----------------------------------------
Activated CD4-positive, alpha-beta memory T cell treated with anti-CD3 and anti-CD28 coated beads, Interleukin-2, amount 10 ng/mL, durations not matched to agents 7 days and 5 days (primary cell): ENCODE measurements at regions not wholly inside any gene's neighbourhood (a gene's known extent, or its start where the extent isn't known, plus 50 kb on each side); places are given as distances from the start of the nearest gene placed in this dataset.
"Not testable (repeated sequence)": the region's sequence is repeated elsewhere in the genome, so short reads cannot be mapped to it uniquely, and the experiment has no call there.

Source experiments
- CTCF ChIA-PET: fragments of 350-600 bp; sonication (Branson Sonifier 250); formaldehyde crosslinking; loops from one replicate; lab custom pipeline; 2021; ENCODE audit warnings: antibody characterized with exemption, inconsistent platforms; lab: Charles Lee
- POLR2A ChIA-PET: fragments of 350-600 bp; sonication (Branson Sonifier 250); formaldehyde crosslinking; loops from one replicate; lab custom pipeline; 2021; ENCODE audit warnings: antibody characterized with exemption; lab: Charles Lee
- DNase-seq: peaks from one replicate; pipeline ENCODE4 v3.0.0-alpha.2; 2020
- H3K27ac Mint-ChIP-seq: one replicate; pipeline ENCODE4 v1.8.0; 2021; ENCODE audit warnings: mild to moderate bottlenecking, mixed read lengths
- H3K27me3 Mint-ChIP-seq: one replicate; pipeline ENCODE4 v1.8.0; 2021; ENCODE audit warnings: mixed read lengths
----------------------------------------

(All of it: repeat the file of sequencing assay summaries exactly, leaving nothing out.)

Activated CD4-positive, alpha-beta memory T cell treated with anti-CD3 and anti-CD28 coated beads, Interleukin-2, amount 10 ng/mL, durations not matched to agents 7 days and 5 days (primary cell): ENCODE measurements at regions not wholly inside any gene's neighbourhood (a gene's known extent, or its start where the extent isn't known, plus 50 kb on each side); places are given as distances from the start of the nearest gene placed in this dataset.
"Not testable (repeated sequence)": the region's sequence is repeated elsewhere in the genome, so short reads cannot be mapped to it uniquely, and the experiment has no call there.

Source experiments
- CTCF ChIA-PET: fragments of 350-600 bp; sonication (Branson Sonifier 250); formaldehyde crosslinking; loops from one replicate; lab custom pipeline; 2021; ENCODE audit warnings: antibody characterized with exemption, inconsistent platforms; lab: Charles Lee
- POLR2A ChIA-PET: fragments of 350-600 bp; sonication (Branson Sonifier 250); formaldehyde crosslinking; loops from one replicate; lab custom pipeline; 2021; ENCODE audit warnings: antibody characterized with exemption; lab: Charles Lee
- DNase-seq: peaks from one replicate; pipeline ENCODE4 v3.0.0-alpha.2; 2020
- H3K27ac Mint-ChIP-seq: one replicate; pipeline ENCODE4 v1.8.0; 2021; ENCODE audit warnings: mild to moderate bottlenecking, mixed read lengths
- H3K27me3 Mint-ChIP-seq: one replicate; pipeline ENCODE4 v1.8.0; 2021; ENCODE audit warnings: mixed read lengths